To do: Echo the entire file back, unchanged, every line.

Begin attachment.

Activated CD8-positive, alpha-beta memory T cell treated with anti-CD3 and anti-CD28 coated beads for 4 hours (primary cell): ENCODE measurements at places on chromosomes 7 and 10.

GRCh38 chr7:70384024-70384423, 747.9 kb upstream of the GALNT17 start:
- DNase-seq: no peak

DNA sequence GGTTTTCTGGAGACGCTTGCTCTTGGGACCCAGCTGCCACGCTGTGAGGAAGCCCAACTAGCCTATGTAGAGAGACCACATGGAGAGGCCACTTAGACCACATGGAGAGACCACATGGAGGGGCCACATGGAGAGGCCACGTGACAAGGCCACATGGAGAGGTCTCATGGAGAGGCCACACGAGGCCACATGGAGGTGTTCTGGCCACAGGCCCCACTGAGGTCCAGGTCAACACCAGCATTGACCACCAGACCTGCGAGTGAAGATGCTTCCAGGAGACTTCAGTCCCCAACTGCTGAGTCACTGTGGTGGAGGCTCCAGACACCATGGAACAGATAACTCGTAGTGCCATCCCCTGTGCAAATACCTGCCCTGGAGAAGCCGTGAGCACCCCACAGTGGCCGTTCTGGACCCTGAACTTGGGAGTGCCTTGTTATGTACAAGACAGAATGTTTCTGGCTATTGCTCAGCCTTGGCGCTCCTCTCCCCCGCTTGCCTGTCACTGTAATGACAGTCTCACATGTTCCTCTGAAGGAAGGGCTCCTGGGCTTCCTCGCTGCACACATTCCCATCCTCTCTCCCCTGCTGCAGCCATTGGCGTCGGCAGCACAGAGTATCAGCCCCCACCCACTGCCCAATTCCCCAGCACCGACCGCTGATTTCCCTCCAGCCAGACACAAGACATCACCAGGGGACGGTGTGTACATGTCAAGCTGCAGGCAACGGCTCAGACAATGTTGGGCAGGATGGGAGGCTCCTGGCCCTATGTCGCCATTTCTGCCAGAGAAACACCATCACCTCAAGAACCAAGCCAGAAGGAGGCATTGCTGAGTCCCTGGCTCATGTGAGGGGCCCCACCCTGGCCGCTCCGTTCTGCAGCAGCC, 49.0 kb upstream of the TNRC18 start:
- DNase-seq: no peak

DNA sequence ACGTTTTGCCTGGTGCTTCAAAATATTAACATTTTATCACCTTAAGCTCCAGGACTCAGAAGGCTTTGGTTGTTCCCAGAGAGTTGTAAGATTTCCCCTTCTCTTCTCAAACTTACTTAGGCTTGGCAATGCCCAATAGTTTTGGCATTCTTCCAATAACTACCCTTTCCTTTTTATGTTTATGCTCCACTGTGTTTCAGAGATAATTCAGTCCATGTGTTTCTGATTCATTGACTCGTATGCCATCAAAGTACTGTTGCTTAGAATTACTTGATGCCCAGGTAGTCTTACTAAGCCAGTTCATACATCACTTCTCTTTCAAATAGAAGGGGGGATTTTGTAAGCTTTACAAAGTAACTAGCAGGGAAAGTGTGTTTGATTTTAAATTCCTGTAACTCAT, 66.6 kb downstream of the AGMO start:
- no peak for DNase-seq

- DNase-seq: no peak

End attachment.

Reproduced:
Activated CD8-positive, alpha-beta memory T cell treated with anti-CD3 and anti-CD28 coated beads for 4 hours (primary cell): ENCODE measurements at places on chromosomes 7 and 10.

GRCh38 chr7:70384024-70384423, 747.9 kb upstream of the GALNT17 start:
- DNase-seq: no peak

DNA sequence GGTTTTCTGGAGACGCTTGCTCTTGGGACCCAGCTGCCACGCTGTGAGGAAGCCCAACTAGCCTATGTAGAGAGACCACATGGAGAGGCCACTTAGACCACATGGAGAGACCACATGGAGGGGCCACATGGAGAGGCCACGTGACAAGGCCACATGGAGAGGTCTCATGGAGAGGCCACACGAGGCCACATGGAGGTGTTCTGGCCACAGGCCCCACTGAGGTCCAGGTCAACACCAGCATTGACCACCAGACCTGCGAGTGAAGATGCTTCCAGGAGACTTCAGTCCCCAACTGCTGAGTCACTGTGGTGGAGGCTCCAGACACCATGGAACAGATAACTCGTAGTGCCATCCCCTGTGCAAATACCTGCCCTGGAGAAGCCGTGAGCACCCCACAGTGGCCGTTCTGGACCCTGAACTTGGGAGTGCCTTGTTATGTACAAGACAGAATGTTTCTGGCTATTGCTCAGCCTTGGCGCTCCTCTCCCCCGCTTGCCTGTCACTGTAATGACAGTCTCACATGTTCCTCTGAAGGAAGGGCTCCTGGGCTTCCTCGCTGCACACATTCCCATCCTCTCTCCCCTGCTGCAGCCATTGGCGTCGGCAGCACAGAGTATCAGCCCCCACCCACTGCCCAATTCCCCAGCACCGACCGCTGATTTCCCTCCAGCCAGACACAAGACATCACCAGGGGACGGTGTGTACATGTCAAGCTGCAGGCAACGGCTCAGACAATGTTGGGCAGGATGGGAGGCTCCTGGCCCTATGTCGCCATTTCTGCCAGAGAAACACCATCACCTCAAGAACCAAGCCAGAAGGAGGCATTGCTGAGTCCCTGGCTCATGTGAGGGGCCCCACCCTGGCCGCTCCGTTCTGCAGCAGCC, 49.0 kb upstream of the TNRC18 start:
- DNase-seq: no peak

DNA sequence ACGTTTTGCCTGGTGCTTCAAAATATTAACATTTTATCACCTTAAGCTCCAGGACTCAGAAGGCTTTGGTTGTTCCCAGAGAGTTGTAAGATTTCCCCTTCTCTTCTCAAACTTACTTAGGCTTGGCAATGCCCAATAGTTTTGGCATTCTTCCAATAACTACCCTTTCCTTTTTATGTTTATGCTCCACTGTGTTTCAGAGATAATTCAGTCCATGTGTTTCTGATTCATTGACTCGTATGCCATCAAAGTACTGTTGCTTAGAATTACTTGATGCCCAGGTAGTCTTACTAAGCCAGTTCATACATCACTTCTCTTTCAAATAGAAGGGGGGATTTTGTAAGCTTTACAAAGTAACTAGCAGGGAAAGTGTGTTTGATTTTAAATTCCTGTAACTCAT, 66.6 kb downstream of the AGMO start:
- no peak for DNase-seq

- DNase-seq: no peak